“One favorable outcome from the pandemic is that mental health issues have become less stigmatized, so there is an opportunity to educate and skill build,” said Henry. “We want to equip our students with a tool belt for navigating challenges and focus on wellness.”
According to Timothy Mahoney, director of special education and pupil services at the Fox Chapel Area School District (FCASD), during the initial school closure, the district sought to implement programs that supported not only its students’ academic progress, but also social-emotional learning and behavioral needs, much like in a typical school year. The district began districtwide “PAWS” days once a week that allowed school counselors to promote social-emotional learning and mental well-being for all of their families.
“School counselors provided specific activities that allowed families to connect social-emotional learning to issues that they may be facing during the pandemic,” Mahoney explained. School counselors also held office hours to check in with and assist students if a higher level of support was needed.
Like other districts, FCASD increased its capacity to offer school-based mental health in the virtual environment. “This direct therapeutic service allowed students and families to receive private counseling services through the district’s contracted school-based mental health provider,” Mahoney said.
Most of the services have now become integral parts of the mental health services provided within the district. “The pandemic also opened the opportunity to increase the reach of safety nets within the district. School counselors have bolstered virtual resources; staff are meeting students across environments, and we are able to provide students and families with services that were not available prior to the pandemic closure due to dated regulations and practices,” Mahoney said.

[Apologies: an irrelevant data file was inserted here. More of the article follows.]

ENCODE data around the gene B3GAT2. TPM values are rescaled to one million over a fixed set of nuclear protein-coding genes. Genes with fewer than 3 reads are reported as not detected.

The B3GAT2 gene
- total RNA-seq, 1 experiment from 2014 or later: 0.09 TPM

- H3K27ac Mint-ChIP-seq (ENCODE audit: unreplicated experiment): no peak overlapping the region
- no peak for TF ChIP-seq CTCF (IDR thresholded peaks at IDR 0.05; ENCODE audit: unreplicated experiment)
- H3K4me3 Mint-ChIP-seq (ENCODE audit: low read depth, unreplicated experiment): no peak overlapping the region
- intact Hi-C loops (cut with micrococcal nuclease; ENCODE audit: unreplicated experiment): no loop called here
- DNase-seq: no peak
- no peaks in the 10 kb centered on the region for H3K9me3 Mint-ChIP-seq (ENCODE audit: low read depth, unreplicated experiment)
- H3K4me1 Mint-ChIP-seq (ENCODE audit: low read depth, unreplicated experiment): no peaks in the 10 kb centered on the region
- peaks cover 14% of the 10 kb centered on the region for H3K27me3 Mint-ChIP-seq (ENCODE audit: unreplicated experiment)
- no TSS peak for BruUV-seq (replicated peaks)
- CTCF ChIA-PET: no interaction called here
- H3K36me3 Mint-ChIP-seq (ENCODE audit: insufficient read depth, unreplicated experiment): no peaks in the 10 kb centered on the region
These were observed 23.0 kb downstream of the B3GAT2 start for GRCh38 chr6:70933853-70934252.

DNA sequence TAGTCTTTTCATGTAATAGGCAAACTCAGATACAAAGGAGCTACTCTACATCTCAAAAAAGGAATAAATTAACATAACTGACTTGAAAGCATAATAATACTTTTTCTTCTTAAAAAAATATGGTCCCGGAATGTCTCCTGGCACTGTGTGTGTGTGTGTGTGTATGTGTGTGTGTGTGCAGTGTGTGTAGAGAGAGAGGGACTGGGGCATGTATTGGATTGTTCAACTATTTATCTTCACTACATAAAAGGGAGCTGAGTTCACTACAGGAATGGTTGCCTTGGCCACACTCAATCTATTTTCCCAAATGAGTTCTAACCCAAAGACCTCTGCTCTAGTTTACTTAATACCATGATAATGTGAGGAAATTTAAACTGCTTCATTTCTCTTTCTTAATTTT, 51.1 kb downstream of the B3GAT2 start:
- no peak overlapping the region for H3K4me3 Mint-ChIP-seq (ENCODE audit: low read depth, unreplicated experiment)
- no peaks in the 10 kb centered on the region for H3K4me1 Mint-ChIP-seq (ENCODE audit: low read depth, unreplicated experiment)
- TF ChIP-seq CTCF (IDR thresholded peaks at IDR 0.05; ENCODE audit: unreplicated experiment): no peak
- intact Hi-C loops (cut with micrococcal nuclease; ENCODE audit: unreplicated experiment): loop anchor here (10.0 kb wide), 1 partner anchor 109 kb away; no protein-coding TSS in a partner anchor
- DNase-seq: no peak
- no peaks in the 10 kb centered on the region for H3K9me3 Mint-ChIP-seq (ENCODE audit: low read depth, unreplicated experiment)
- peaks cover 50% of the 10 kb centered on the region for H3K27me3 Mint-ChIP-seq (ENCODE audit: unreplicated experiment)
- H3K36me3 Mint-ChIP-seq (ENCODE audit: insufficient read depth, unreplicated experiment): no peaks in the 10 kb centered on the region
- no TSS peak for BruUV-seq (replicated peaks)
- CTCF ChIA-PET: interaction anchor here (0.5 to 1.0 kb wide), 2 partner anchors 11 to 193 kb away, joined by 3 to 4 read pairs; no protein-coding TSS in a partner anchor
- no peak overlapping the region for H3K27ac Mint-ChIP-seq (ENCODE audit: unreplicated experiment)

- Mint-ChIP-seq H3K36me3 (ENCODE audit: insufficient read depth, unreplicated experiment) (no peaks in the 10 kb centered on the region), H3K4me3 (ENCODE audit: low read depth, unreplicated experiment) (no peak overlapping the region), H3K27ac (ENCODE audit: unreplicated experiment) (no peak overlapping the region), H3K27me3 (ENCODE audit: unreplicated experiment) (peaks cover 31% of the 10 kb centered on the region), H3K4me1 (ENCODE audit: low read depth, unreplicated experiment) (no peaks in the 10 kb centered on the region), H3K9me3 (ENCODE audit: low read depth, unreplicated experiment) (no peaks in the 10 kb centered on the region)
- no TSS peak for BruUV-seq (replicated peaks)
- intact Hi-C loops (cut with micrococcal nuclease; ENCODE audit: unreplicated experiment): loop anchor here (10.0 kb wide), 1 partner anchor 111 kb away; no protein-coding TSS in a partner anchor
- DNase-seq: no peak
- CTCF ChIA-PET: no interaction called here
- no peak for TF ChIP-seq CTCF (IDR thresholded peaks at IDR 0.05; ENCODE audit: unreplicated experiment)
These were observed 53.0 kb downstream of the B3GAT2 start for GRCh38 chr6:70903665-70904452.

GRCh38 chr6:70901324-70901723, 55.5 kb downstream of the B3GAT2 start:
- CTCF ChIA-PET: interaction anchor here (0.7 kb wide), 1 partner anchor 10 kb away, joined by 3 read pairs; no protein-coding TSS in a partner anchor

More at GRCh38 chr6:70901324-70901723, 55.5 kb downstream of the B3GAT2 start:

During the 2020-21 school year, FCASD used various measurements to continue providing social-emotional learning lessons and individual social skill or counseling sessions while also increasing support from their social service liaisons, including preventive programs related to mental health and drug and alcohol use.
Moving into the upcoming school year, Mahoney said the district is working to refine services that support the whole child. This includes an evaluation of course offerings and how they provide academic support, as well as tiers of support for the mental health and behavioral needs within the district.
At Providence Heights Alpha School, school counselor Tricia Katyal shared resources with parents and offered Zoom meetings for students. “Alpha is a smaller school and there is a lot of support for students from all staff including our principal, so our students were well supported during that time,” she said.
To assist with the challenges from the pandemic and ongoing concerns, Katyal works with students in the classroom setting. “I teach the PATHS program—Promoting Alternative Thinking Strategies,” she said, adding that PATHS’ evidence-based, cognitive behavioral lessons teach students techniques on how to manage uncomfortable feelings in and out of the classroom.
“When a student is able to manage their own feelings, it leads to clearer thinking and better problem-solving,” she said. Katyal will continue teaching and reinforcing PATHS and meet with students one-on-one as needed as the new school year begins.